This is the answer to Front Loading Commands
The bash shell maintains a table of commands you have used so that it can execute them more quickly without looking them up in $PATH. You can see the current list and the number of times you have used the command just by typing "hash".
If you type "ls", the shell remembers where it found it, and won't look in $PATH again until you reset $PATH or you explicitly type "hash -r". So, if this administrator probably did something like this:
# PATH=/specialstuff:$PATH # ls # cp mynewls /specialstuff/ls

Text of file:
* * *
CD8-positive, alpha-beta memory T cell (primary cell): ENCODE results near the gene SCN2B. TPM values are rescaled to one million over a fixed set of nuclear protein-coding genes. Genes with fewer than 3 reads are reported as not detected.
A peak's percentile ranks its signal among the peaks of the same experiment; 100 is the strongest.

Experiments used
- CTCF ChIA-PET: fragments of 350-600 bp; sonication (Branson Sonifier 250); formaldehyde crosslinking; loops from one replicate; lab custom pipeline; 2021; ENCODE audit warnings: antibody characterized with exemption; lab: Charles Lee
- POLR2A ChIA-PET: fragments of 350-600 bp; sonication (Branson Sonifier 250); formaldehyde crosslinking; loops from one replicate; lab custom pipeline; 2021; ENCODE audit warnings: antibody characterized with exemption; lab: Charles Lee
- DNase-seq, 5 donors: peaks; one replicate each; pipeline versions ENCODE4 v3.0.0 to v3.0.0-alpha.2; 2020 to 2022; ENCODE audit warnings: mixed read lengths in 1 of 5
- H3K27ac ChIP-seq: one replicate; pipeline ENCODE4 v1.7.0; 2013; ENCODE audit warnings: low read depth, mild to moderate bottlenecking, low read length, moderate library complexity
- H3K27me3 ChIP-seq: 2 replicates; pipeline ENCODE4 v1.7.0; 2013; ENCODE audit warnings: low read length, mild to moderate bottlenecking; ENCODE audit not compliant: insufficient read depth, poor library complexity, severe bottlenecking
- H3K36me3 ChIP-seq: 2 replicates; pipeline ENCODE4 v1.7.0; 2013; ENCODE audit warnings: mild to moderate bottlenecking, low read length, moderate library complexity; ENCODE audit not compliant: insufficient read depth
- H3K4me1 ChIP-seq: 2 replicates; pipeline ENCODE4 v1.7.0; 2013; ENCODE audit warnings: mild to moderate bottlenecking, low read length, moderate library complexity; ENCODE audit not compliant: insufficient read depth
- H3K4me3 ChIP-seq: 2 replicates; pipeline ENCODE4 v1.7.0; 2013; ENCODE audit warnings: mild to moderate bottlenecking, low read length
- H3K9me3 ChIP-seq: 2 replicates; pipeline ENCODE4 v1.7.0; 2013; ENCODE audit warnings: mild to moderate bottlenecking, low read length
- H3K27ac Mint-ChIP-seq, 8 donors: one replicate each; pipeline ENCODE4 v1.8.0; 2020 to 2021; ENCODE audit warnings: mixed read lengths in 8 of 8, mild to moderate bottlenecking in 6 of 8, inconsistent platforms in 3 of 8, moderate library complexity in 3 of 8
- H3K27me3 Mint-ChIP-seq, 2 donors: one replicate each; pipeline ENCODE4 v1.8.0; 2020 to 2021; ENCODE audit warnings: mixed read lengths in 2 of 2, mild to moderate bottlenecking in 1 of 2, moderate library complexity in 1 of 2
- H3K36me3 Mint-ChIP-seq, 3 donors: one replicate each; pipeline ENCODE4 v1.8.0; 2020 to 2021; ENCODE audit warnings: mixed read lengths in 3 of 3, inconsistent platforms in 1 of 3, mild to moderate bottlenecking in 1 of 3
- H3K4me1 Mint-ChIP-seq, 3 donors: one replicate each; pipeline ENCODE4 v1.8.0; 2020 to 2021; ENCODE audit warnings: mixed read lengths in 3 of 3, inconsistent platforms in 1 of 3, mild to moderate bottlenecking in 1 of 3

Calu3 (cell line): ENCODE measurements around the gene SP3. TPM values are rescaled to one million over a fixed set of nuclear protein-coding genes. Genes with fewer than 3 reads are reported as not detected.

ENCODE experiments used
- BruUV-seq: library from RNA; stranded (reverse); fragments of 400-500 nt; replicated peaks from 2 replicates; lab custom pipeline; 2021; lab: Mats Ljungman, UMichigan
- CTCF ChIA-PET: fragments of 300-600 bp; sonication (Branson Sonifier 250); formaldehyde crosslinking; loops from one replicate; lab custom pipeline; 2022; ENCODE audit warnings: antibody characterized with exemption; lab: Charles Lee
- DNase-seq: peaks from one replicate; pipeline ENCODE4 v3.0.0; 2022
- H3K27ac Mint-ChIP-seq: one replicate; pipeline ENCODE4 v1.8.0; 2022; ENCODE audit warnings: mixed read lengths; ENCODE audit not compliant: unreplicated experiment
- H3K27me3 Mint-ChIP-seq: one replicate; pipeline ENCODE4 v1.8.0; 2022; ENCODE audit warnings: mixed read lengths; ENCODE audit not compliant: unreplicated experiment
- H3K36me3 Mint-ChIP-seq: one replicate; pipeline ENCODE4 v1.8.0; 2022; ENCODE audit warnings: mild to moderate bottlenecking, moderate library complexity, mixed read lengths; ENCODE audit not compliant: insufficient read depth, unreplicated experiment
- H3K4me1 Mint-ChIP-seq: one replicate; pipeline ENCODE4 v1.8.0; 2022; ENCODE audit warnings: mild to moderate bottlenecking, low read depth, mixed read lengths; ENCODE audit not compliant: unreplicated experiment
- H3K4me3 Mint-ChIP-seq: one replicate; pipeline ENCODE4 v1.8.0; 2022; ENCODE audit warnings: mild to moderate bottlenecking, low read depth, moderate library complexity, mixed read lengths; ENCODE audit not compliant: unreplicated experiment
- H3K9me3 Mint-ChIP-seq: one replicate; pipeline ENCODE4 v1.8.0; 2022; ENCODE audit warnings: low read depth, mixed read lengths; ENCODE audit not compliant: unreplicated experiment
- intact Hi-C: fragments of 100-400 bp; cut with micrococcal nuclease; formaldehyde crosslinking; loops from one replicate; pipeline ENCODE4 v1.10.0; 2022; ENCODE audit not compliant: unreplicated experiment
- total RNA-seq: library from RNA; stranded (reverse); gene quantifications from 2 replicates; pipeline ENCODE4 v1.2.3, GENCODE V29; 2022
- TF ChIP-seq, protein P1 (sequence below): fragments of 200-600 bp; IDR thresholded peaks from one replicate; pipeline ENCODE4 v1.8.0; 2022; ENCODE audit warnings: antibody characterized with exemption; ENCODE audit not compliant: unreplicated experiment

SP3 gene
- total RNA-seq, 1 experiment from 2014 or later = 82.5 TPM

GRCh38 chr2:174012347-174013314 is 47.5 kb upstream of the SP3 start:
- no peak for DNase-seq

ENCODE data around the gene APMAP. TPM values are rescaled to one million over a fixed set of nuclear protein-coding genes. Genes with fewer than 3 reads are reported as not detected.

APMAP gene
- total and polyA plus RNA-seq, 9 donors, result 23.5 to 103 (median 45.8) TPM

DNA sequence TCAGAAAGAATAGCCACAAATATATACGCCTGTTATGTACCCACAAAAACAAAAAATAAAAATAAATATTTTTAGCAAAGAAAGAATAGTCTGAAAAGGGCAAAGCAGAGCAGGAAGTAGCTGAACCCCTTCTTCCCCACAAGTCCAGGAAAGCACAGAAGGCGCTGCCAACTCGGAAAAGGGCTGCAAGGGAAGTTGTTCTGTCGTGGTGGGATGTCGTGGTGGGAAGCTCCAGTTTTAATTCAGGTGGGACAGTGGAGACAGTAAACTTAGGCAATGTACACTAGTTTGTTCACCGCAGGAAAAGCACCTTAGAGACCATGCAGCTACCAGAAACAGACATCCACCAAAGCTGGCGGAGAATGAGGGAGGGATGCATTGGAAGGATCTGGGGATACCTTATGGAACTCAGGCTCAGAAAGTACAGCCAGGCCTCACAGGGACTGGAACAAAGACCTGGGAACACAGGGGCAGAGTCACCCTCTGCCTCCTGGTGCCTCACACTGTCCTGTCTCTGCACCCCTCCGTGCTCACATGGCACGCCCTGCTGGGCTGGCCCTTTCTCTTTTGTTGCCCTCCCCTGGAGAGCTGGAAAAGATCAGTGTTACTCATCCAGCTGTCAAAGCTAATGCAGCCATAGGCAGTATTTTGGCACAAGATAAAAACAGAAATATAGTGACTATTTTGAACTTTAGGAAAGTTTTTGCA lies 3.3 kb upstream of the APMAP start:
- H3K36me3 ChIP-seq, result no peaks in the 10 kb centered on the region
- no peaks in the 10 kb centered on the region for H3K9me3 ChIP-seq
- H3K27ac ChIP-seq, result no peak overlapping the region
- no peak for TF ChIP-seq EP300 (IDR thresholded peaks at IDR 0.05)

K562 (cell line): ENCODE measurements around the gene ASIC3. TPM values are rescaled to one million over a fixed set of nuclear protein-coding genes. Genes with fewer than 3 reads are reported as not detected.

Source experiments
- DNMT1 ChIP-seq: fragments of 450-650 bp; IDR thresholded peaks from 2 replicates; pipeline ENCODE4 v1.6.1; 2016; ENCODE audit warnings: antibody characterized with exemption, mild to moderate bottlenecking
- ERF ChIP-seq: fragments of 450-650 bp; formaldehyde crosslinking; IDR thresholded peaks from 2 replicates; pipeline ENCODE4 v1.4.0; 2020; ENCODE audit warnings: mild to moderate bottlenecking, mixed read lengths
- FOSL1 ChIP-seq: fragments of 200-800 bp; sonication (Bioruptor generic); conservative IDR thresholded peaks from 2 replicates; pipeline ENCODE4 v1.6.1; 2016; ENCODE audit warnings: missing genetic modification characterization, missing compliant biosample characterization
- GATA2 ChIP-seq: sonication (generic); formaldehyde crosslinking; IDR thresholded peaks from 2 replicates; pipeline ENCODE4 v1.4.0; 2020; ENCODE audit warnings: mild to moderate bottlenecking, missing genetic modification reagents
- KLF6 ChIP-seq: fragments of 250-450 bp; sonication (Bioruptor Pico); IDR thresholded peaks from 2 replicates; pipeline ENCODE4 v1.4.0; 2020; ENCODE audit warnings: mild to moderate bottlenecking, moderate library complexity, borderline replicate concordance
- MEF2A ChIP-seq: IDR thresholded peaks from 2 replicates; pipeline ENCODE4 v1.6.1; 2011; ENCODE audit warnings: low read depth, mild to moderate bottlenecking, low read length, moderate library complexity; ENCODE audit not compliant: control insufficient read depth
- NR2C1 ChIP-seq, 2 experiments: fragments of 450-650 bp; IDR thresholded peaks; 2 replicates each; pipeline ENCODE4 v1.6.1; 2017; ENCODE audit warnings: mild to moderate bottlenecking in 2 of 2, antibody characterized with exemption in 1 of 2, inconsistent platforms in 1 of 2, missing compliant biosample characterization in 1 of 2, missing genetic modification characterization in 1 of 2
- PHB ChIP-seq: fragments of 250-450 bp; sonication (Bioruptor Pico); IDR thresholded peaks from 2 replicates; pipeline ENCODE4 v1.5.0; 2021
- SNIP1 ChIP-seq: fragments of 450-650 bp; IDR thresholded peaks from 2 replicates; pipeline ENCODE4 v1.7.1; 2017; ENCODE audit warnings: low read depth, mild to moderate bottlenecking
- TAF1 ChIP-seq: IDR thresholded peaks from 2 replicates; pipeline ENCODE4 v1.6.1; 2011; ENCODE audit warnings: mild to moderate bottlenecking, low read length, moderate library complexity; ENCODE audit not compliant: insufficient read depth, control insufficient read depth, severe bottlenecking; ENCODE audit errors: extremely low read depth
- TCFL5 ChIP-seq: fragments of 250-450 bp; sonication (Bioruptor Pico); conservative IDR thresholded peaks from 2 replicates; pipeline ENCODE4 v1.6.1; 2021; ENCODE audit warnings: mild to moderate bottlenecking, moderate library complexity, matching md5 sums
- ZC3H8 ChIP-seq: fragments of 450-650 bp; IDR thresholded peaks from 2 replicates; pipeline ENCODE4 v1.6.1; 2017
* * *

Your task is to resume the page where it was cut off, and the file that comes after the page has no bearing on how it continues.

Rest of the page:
The first command reset the hash table. However, he then ran "ls" - he probably forgot what he called his version and needed to see it before he could give the right copy command. The hash was reset by setting $PATH, so bash had to search each directory again to find "ls", but since there was not yet any "ls" in /specialstuff, bash found the system /bin/ls again. Bash put /bin/ls into its hash table so that it wouldn't have to search $PATH yet again. The cp put ls into /specialstuff, but nothing told bash to update its hash, so as far as it was concerned, the version in /bin was still the right one to use. The "which" command looks through $PATH, but doesn't look in the hash table (it probably should), so it confused things even more.
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